In year 3, you can select two options from the list of modules below (subject to availability)

• commercial law and practice • dissertation • employment law and practice • family law, policy and practice • immigration law and practice • international human rights • law and medicine • law of business organisations • sports law and practice • foreign language

Legal professional practice departments

Business and Commercial Department

Advising SMEs
Business start ups
Placements in businesses

Property/Private Client Department

Domestic property disputes
Leasehold and freehold transactions
Wills and probate

Litigation Department

Advocacy and mooting
County court representation
Court Help Desk - Civil
Court Help Desk - Family
Small claims
Fast Track Claims
Insolvency
Personal Injury

Pro Bono/Human Rights Department

Criminal Appeals Clinic
Human Rights Clinic
Placements in legal practice – UK and International
Prison Clinic
Refugee Advice Clinic
StreetLaw/Urban Lawyers

These legal practice areas are indicative and are subject to change dependent upon client demand.

Assessment
  • advocacy/moots
  • coursework
  • dissertations
  • examinations
  • group assessments
  • live client work
  • multiple choice tests
  • portfolios
  • presentations
  • reflective reports
  • vivas

Employability

Your degree can be the first step towards a legal, business or public sector career. With a law degree, you will also be in the top 25% of those who secure graduate jobs in the wider commercial and business sector.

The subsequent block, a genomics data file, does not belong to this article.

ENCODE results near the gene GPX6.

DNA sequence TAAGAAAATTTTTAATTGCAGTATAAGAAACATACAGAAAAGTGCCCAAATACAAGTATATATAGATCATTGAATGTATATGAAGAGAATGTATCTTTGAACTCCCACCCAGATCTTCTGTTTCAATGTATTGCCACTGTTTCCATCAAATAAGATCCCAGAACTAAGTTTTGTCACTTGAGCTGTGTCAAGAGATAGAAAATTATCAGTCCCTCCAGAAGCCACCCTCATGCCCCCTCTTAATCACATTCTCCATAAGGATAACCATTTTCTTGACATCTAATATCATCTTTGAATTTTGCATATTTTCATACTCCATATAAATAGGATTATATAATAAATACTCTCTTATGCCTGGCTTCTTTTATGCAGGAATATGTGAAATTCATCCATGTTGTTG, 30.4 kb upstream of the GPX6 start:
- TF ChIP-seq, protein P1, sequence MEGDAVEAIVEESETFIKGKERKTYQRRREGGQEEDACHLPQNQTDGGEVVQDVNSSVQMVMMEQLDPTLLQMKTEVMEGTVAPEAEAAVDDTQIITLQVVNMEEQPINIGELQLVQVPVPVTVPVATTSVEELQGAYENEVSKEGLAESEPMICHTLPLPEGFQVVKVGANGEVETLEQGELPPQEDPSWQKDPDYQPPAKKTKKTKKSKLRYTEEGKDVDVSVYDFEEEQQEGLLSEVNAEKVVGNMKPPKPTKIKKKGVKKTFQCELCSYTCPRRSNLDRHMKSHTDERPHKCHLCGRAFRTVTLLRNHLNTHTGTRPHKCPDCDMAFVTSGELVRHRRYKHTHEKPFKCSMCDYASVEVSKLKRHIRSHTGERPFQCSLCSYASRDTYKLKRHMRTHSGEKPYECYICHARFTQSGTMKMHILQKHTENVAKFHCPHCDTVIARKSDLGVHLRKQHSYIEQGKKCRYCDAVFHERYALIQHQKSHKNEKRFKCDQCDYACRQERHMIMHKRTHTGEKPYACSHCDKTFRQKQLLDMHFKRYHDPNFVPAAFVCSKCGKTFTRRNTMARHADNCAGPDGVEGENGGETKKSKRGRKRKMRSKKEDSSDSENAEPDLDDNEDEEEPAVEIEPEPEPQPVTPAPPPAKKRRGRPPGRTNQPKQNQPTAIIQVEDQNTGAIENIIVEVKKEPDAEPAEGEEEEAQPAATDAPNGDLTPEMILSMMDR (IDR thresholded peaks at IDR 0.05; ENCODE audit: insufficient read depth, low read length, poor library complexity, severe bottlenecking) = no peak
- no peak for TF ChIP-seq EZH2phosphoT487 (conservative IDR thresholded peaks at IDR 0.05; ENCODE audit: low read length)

The practical and work-based learning you take part in gives you a range of transferable skills that you can use to secure a career in numerous other areas such as • financial services • management and commerce • teaching • civil service • local government • the police • Crown Prosecution Service • Trading Standards.

The course has career development embedded and includes a series of careers talks and workshops with external speakers and alumni to prepare you for a graduate career in the legal and commercial sectors and beyond.

Further careers information is available from
• The Law Society at www.lawsociety.org.uk
• The Bar Council at www.barcouncil.org.uk/becoming-a-barrister
• The Solicitor's Regulatory Authority at www.sra.org.uk

Fees

Home / EU student

Please note tuition fees may increase in each subsequent academic year of your course, subject to government regulations on fee increases and in line with inflation. More information can be found in the ‘Tuition Fee Increases’ section of our Fees Regulations (PDF, 2.10 MB)

For the course fee and further information on scholarships and bursaries please visit our fees and funding pages.

International student

2017/18 academic year

Typically £12,750 a year

Additional course costs

This link allows you to view estimated costs associated with the main activities on specific courses. These are estimates and, as such, are only an indication of additional course costs. Actual costs can vary greatly depending on the choices you make during your course.

Additional costs information

How to apply

You apply for this course through UCAS.

Any offer of a place to study is subject to your acceptance of the University’s Terms and Conditions and student Regulations.